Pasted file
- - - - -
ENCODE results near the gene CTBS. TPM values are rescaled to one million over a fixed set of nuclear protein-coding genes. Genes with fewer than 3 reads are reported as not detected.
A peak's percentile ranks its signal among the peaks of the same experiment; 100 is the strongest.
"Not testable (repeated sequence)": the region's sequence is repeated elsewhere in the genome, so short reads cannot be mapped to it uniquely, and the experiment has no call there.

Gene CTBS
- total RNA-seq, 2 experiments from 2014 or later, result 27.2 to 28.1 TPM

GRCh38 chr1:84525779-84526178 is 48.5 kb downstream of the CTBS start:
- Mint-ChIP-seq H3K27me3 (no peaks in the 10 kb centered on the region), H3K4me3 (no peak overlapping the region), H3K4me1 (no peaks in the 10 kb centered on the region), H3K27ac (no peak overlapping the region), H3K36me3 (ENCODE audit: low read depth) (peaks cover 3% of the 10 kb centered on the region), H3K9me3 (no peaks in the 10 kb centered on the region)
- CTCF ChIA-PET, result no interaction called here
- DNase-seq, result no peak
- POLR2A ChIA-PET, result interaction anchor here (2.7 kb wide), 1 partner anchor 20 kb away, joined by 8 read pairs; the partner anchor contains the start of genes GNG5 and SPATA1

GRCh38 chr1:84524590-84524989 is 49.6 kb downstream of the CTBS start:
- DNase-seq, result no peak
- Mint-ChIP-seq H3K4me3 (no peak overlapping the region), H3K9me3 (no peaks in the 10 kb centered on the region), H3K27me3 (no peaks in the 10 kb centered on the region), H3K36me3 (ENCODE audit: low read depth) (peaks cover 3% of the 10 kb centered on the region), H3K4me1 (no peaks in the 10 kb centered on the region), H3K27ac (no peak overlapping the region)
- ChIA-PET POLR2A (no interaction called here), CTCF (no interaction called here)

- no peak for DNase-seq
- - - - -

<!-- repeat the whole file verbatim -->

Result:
ENCODE results near the gene CTBS. TPM values are rescaled to one million over a fixed set of nuclear protein-coding genes. Genes with fewer than 3 reads are reported as not detected.
A peak's percentile ranks its signal among the peaks of the same experiment; 100 is the strongest.
"Not testable (repeated sequence)": the region's sequence is repeated elsewhere in the genome, so short reads cannot be mapped to it uniquely, and the experiment has no call there.

Gene CTBS
- total RNA-seq, 2 experiments from 2014 or later, result 27.2 to 28.1 TPM

GRCh38 chr1:84525779-84526178 is 48.5 kb downstream of the CTBS start:
- Mint-ChIP-seq H3K27me3 (no peaks in the 10 kb centered on the region), H3K4me3 (no peak overlapping the region), H3K4me1 (no peaks in the 10 kb centered on the region), H3K27ac (no peak overlapping the region), H3K36me3 (ENCODE audit: low read depth) (peaks cover 3% of the 10 kb centered on the region), H3K9me3 (no peaks in the 10 kb centered on the region)
- CTCF ChIA-PET, result no interaction called here
- DNase-seq, result no peak
- POLR2A ChIA-PET, result interaction anchor here (2.7 kb wide), 1 partner anchor 20 kb away, joined by 8 read pairs; the partner anchor contains the start of genes GNG5 and SPATA1

GRCh38 chr1:84524590-84524989 is 49.6 kb downstream of the CTBS start:
- DNase-seq, result no peak
- Mint-ChIP-seq H3K4me3 (no peak overlapping the region), H3K9me3 (no peaks in the 10 kb centered on the region), H3K27me3 (no peaks in the 10 kb centered on the region), H3K36me3 (ENCODE audit: low read depth) (peaks cover 3% of the 10 kb centered on the region), H3K4me1 (no peaks in the 10 kb centered on the region), H3K27ac (no peak overlapping the region)
- ChIA-PET POLR2A (no interaction called here), CTCF (no interaction called here)

- no peak for DNase-seq